In 1916, one of Feltman’s employees was challenged by two of his co-workers to start his own business. So, Nathan Handwerker did just that. He opened his own hot dog stand at the corner of Surf and Stillwell Avenue. Spiced with his wife Ida’s special garlic recipe, these dogs sold for a nickel (about $1.05 today). Feltman’s dogs were being sold for a dime. Not only that, Nathan had a flair for promotion. For instance, he invited interns from Coney Island Hospital dressed in their white scrubs, to draw attention, (or, as some have speculated, homeless men he paid to dress in white) to eat his dogs for free.

That wasn’t the only way Nathan promoted his hot dogs. That same summer of 1916, on July 4th, Nathan decided to hold a contest in the same vein of the sideshows that dotted the island. Four tough immigrant men competed in the very first Nathan’s Hot Dog Eating Contest at noon on Independence Day. They were given twelve minutes to eat as many hot dogs and buns as they could. To this day, the format has remained exactly the same.

Legend states that Jim Mullin, a Brooklyn construction worker, won the contest by eating ten hot dogs and buns in the twelve minutes. It was said he told Nathan afterwards that he would have been able to eat more if the buns weren’t so stale.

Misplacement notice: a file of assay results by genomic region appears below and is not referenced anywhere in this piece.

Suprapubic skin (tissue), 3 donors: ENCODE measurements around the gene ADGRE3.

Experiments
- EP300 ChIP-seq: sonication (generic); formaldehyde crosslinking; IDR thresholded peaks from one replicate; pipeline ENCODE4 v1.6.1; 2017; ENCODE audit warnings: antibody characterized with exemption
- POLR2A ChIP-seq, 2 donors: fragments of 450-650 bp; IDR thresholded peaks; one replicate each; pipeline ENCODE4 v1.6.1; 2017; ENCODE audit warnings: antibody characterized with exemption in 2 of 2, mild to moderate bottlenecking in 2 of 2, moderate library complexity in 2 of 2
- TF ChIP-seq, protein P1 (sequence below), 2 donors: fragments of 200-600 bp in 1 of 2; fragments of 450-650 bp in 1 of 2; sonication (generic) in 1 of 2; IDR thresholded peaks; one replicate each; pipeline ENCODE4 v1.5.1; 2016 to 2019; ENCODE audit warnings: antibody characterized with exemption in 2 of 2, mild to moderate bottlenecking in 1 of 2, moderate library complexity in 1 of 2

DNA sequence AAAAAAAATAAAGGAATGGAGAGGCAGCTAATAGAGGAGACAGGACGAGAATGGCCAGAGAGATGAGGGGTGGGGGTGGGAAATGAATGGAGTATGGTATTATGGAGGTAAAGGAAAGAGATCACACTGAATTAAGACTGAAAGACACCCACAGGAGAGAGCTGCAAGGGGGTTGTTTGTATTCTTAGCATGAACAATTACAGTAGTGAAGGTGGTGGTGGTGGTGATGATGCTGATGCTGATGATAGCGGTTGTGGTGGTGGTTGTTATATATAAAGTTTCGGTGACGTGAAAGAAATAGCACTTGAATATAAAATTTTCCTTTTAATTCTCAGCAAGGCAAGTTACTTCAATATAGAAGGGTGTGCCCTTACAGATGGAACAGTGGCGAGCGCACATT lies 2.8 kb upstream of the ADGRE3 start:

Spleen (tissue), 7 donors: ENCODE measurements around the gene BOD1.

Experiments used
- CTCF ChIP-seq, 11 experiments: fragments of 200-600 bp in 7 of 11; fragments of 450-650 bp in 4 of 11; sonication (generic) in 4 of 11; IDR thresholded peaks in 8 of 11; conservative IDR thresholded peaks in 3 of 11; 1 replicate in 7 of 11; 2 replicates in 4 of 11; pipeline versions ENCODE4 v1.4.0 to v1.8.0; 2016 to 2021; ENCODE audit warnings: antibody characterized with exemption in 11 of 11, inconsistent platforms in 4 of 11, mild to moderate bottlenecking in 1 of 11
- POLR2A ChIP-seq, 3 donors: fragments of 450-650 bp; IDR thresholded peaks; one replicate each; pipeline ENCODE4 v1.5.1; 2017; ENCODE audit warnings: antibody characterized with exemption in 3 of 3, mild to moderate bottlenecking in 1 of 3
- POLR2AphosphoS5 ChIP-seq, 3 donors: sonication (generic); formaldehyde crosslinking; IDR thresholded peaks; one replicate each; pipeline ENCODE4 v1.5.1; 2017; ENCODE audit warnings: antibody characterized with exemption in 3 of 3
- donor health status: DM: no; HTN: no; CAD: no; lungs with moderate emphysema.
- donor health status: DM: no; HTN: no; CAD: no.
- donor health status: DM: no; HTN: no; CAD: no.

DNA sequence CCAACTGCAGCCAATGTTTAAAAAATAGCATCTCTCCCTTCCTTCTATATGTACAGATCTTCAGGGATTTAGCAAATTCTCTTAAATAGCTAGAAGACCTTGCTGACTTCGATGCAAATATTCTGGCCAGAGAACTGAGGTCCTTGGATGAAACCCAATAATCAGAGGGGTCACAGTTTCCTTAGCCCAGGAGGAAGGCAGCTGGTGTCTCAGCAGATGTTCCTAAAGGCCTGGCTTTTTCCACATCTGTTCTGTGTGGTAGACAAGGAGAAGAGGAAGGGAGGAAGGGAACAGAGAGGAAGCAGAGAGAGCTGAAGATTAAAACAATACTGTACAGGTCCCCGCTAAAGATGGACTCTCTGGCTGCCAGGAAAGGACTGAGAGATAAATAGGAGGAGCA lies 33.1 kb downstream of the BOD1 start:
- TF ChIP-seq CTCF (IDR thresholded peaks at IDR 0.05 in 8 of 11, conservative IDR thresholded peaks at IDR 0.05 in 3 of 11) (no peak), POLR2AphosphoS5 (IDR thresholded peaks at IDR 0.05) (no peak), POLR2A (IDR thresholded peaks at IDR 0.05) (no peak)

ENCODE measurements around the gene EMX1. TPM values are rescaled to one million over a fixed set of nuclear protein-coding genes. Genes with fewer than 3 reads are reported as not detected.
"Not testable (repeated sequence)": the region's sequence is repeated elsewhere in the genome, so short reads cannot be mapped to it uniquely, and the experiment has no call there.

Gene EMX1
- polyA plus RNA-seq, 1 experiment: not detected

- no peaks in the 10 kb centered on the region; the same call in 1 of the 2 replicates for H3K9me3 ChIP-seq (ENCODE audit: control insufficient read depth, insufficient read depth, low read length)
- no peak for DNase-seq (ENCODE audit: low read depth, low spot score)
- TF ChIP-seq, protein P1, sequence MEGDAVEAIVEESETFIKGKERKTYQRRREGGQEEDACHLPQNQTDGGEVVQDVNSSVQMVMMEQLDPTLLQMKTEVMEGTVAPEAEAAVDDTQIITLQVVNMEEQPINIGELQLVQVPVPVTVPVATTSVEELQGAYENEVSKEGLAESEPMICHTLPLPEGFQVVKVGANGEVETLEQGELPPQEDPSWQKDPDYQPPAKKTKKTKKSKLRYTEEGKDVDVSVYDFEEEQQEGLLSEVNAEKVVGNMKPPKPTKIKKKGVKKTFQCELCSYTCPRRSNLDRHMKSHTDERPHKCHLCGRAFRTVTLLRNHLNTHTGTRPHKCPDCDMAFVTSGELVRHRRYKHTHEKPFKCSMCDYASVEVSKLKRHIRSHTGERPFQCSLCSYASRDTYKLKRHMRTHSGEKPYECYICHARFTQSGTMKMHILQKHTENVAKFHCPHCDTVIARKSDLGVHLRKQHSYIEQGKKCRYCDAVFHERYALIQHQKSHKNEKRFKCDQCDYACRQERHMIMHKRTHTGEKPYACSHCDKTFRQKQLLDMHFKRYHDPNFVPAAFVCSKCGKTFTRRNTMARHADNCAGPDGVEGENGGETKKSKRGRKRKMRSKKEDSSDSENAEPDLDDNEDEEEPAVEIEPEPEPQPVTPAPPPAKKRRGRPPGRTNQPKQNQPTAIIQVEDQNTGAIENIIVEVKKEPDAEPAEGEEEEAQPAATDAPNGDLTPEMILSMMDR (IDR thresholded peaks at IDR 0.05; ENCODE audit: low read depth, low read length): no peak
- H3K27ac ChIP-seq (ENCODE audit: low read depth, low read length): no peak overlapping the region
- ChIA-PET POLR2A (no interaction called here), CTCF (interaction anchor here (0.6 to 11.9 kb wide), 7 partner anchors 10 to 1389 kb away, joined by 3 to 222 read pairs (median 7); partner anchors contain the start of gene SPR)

Whether that’s perfectly accurate or not, from 1916 to the mid-1990s, Nathan’s Hot Dog Eating Contest went on every year (save for 1944 due to the war) in front of hundreds of spectators. But brothers George and Rich Shea changed all of that. George, the older one, had worked for a public relations firm that had the Nathan’s hot dog account and was in charge of the contest. Through the 80s and 90s, that mostly consisted of gathering a few “heavyset gentlemen” and letting them have at it in front of a hundred or two spectators.

In 1997, the Shea brothers created the International Federation of Competitive Eating as little-more than a sideshow or joke. They soon realized there was demand for this sort of thing and expanded beyond hot dogs to fries, crab cakes, asparagus, cheese steaks, buffalo wings, sweet corn, oysters, pepperoni rolls, and so forth. Today, there are eighty to hundred competitions per year overseen by what is now called Major League Eating. And these contests are hardly a joke to the competitors.